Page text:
Ptosis is the medical term used for droopy eyelids. As the upper eyelid droops, the upper part of vision may be covered. The obstructed vision may be made worse if there is accompanying excess skin on the upper eyelid.
CAUSES OF DROOPY EYELIDS
The levator and Muller’s muscles are the two main muscles that elevate the upper eyelids.
Droopy eyelids may present at birth (congenital) or later in life (acquired).
Congenital ptosis may be caused by mal-development of the levator muscle or birth trauma.
Acquired ptosis may be due to the following:
- Prolonged contact lens wear
- Injury to the eyelid
- Allergic eye or constant eye-rubbing
- Nerve damage
- Muscular disorders like myasthenia gravis or muscle dystrophies
- Eyelid infection
- Growth within the eyelid
SYMPTOMS OF DROOPY EYELIDS
- Eyelid become more difficult to keep open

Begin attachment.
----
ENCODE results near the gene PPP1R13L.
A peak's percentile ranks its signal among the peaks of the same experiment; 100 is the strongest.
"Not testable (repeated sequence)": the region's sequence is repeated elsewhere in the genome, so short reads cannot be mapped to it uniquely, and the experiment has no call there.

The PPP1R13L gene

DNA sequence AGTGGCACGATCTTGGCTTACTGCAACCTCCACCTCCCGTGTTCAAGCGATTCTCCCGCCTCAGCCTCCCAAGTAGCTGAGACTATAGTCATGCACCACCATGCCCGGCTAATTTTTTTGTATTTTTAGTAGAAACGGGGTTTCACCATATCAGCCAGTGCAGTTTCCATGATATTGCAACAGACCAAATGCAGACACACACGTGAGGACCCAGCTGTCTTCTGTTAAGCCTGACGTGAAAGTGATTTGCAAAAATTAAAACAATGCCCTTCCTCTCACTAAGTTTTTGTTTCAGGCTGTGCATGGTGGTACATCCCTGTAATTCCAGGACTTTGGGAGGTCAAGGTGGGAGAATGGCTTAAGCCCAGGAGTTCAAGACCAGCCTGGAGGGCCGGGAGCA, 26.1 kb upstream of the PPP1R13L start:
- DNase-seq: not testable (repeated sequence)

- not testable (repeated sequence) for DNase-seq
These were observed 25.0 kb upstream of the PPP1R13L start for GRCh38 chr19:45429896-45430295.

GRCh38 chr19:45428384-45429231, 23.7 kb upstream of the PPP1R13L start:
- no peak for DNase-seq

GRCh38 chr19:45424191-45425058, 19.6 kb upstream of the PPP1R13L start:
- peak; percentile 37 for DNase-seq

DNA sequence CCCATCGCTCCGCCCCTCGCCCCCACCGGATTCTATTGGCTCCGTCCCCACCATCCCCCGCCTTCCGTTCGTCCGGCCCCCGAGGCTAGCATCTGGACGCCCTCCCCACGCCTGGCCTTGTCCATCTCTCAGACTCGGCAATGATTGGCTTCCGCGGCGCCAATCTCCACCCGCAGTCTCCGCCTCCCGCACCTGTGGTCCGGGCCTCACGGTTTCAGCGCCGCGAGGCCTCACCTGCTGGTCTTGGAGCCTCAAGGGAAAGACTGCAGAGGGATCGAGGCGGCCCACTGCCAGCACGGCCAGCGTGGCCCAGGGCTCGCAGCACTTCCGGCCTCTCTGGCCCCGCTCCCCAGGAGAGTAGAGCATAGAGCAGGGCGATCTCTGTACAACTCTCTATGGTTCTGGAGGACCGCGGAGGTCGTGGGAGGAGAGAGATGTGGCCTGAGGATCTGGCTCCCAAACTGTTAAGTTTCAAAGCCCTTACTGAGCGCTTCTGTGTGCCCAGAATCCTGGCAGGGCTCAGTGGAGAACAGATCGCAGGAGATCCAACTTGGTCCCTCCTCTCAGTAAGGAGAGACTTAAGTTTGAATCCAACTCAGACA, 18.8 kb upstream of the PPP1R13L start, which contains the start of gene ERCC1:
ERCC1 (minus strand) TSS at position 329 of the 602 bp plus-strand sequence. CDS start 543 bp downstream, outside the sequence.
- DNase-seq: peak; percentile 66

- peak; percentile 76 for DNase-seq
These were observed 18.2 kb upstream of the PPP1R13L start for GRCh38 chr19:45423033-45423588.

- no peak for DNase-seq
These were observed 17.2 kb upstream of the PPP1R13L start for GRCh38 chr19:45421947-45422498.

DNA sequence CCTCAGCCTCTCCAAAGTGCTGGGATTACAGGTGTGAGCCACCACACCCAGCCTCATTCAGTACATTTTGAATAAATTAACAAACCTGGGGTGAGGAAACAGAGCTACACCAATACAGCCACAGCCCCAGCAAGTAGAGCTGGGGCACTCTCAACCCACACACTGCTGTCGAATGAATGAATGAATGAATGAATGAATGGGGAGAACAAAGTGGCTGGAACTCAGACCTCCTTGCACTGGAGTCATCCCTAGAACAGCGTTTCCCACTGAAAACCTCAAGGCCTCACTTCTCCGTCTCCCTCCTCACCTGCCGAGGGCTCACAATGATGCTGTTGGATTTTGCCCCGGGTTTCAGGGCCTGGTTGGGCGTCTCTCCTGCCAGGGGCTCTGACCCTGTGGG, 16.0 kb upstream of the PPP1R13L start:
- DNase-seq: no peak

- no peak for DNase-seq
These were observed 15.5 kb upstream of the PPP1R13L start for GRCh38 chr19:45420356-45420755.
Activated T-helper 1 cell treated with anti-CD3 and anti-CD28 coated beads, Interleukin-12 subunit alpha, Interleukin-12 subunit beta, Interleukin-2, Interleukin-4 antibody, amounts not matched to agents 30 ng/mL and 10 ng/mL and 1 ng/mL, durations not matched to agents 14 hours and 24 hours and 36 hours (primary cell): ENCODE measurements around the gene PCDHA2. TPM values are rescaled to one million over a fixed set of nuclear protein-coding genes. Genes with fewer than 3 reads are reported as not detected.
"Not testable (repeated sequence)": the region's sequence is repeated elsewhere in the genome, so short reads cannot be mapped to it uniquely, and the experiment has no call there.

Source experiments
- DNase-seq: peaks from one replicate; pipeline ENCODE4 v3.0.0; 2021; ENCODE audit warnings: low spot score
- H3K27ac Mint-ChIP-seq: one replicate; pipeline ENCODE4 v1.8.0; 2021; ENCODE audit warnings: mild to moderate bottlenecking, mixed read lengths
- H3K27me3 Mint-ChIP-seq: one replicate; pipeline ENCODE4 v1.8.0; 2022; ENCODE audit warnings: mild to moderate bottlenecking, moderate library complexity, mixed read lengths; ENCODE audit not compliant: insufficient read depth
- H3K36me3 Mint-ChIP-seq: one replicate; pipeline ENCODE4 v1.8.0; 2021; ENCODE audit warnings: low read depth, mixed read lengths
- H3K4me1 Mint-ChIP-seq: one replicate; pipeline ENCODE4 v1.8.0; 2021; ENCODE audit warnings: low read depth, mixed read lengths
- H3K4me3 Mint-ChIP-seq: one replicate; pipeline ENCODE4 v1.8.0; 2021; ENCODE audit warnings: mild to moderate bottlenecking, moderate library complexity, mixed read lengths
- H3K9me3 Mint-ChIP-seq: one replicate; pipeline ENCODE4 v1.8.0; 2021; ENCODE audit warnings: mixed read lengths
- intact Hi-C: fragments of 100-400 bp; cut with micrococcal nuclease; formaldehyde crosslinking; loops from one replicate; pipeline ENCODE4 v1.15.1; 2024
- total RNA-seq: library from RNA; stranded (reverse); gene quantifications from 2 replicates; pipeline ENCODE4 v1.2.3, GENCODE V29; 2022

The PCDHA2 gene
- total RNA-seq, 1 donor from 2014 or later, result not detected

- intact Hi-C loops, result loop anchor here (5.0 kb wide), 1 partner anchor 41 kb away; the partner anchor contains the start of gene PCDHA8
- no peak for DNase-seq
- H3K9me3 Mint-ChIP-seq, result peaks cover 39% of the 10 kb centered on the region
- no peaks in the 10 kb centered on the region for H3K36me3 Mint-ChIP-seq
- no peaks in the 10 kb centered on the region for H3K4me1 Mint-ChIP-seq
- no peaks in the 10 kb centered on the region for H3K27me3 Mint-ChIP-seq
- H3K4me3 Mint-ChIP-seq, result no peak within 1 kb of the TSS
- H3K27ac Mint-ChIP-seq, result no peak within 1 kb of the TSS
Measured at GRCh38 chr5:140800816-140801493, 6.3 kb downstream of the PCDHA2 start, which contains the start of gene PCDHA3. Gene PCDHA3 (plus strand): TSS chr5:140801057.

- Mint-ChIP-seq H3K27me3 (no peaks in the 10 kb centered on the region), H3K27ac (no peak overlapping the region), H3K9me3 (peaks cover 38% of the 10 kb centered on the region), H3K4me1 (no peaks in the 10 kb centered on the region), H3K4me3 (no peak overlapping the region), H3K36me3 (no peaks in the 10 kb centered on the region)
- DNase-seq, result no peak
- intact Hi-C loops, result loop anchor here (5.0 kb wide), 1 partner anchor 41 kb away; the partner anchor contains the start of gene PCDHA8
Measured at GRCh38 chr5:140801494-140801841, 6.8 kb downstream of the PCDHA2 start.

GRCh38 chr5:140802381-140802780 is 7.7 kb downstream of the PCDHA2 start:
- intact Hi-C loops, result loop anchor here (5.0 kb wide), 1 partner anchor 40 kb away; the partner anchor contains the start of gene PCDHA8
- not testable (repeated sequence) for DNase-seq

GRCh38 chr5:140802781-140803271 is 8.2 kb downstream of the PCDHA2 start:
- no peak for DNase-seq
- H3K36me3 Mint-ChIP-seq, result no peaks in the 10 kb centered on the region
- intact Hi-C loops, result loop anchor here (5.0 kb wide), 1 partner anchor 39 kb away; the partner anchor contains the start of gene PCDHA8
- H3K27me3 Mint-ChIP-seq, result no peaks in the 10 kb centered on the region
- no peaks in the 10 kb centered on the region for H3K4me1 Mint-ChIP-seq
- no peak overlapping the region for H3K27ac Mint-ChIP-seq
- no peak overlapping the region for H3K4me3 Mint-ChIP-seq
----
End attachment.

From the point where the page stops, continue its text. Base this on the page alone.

- Tired appearance
- Headache or brow aches in effort to lift the eyelids
- Vision is better when lids are lifted up, or the need to tilt head backwards to see clearly
DIAGNOSIS OF DROOPY EYELIDS
Your doctor will confirm the diagnosis and evaluate the cause. The severity of droopy lids can be assessed and further treatment discussed.
TREATMENT OF DROOPY EYELIDS
Some causes of droopy eyelid such as Myasthenia Gravis or eye allergies may improve with treatment of the underlying disease using appropriate medication.
Others may require surgery to elevate the eyelid and allow better vision. Surgery can be performed through the external approach (via the skin) or internal approach (without a scar). Risks and benefits of surgery is best discussed with your doctor.